"And put ourselves at the mercy of the Iron Hand?" came the retort like a razor whip. "You know damn well that's a bad idea. Things are already growing dangerous enough as it is; putting ourselves in debt with the authorities of Rynmere, especially at a time where our actions are scrutinized to the extreme, is a recipe for disaster," Greyhide hissed back, his voice climbing in volume and force until the spirit let him finish, and even then he pushed the offensive. "You keep acting like you know everything before it even happens, but you don't. We shouldn't have to start preparing for half of Rynmere itself to descend on us and all of Scalvoris to fall on Faith in a seasons time, we certainly shouldn't be throwing ourselves into risks we can't even comprehend the consequences of down the line just on the off-chance that one of your half-baked predictions comes true, and you should just, for once, stop looking for the invisible sword dangling over our heads and let us enjoy a glimpse of simple life." Even though their argument happened all through mental connection, the grey wolf was heaving with breath by the end, his muzzle wrinkled in a half-snarl as he stared into the distance and caught his breath.

Silenced stretched, long and thick. "Are you finished?" the squirrel asked calmly at the end. No response. "I don't think all of this because I want to, I don't enjoy... dragging you out of your little fantasy-land where everyone stops being cruel, and vicious, and spiteful, and reminding you that there are people out there who may want to hurt or even kill Faith so they can go back to a lifetime of living off the backs of human suffering, and do the same to us for trying to save her. I do it because it's true." There was a horrible stillness in the spirit when Nir'wei tried to peer close. Like the calm lake of his mind had frozen over, filling with smoke until he couldn't see what thoughts lurked just below the surface. What was waiting to lash out.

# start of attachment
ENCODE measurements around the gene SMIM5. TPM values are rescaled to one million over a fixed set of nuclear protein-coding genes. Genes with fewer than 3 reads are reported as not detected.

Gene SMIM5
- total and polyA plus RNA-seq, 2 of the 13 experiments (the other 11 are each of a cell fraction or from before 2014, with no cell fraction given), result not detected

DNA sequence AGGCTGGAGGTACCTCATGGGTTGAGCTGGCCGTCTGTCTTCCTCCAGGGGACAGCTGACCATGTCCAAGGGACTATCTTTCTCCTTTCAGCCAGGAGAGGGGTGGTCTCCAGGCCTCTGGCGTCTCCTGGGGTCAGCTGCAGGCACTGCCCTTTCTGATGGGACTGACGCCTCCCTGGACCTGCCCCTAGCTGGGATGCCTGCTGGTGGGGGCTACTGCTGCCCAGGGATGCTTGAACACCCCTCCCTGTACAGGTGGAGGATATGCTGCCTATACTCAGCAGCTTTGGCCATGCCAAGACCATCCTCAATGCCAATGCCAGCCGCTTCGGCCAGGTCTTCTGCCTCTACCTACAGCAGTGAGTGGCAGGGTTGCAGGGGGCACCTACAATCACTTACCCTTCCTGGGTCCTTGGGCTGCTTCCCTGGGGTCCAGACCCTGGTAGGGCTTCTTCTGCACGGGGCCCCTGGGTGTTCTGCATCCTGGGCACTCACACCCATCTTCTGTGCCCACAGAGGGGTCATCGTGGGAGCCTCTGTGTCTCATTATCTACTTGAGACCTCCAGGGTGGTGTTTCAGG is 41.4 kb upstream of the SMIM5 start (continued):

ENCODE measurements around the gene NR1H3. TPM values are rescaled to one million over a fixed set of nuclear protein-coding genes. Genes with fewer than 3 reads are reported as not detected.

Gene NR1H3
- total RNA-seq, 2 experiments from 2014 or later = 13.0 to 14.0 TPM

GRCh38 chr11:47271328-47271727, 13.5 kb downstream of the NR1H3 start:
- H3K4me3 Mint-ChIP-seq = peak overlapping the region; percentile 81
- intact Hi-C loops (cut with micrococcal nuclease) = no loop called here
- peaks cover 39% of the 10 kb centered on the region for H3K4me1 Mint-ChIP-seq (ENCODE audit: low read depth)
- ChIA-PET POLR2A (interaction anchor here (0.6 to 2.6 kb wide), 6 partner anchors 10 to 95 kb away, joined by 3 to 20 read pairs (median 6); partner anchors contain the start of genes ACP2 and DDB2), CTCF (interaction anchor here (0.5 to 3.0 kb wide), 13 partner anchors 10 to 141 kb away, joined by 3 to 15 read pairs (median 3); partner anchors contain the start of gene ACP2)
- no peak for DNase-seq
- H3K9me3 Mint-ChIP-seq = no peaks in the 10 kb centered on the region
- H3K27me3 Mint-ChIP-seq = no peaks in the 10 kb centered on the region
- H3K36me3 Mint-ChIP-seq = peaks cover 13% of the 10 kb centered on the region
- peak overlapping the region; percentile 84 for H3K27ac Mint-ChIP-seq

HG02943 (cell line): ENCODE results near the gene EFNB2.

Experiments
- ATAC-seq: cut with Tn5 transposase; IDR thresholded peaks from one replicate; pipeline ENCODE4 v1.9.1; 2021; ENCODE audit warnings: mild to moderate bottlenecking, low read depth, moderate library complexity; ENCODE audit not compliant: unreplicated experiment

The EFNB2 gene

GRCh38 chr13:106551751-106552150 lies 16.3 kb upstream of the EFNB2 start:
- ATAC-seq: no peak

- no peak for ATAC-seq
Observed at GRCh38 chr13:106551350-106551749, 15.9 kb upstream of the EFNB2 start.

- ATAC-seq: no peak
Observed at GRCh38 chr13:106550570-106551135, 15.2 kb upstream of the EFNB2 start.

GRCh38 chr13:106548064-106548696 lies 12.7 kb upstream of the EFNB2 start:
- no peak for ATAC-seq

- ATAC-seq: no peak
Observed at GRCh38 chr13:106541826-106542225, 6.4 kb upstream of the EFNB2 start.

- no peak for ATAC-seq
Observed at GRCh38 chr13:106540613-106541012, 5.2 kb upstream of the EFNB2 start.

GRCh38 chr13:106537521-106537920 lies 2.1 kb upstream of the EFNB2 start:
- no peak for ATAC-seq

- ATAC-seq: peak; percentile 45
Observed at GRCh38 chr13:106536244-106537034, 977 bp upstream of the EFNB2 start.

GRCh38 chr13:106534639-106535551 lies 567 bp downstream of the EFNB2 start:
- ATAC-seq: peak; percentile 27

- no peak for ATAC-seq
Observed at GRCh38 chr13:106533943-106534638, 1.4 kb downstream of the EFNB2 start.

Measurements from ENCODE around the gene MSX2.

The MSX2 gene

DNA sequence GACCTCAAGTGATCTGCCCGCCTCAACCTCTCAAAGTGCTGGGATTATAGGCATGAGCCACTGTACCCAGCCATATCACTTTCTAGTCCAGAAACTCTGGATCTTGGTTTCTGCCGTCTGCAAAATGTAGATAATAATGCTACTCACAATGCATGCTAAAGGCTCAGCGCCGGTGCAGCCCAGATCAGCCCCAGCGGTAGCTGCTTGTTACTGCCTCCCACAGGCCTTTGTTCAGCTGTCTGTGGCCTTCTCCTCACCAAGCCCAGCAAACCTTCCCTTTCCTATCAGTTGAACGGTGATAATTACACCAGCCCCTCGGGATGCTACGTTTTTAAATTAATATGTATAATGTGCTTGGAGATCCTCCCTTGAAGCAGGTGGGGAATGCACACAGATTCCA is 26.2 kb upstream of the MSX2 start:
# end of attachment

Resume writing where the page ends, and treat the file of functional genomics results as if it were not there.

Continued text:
"We don't have the luxury of time. When we announce what we are, if we're unlucky, Faith's reputation in Scalvoris may precede us. Even if it doesn't, continuing her work will earn us enemies, ones that you cannot protect against," he said, voice growing sharper as the wolf raised his head to growl out an answer, blocking it out, "which I know you can't, because you're a wolf, and I'm a spirit, and neither of us holds a sword and neither do you, Nir'wei." He'd been little more than a channel until now, a bystander, but he felt both of their eyes on him now, though he refused to face any of them. "This is your decision, since we can't reach an agreement. But remember that this isn't just about us. This is about Faith, and Padraig, and this is about all of those people back in Scalvoris, and the people of Rynmere as well. We can feed them, and we can clothe them, and we can put a roof over their heads and give them a stable job and a profession. We can give them a life. But if we can't find a way to protect them from whatever might come their way, it'll be for naught." The squirrel straightened, looking down on them both from atop Nir'weis shoulder. "Collecting two or three Volareon in Rynmere and putting some delivery boys on their backs and swords in their hands is a start, but the Enormowls in Scalvoris and the Storm Rocs here can be added to them. It doesn't have to be forever, but it can make a world of difference when the time comes."

The second rolling silence was much less awkward than the first; he felt a great sigh pass through them all, tension relaxing in places he didn't even know he had. Archailist, with nothing else to say, dematerialised. Greyhide was a storm cloud, dark and fuming, but... he sensed something else, before the wolf realised his thoughts were being spied on and a mental door slammed in Nir'weis face. With one last withering look Greyhide crept away through the door, leaving Nir'wei alone in his cramped little tent, Cold and Myrth exchanging odd glances at his sides as they reclined on a few torn pillows he'd salvaged from his saddlebags. It wasn't their first argument and it wouldn't be their last, not on this subject, but Karem, why couldn't they wait until he'd had breakfast...

* * *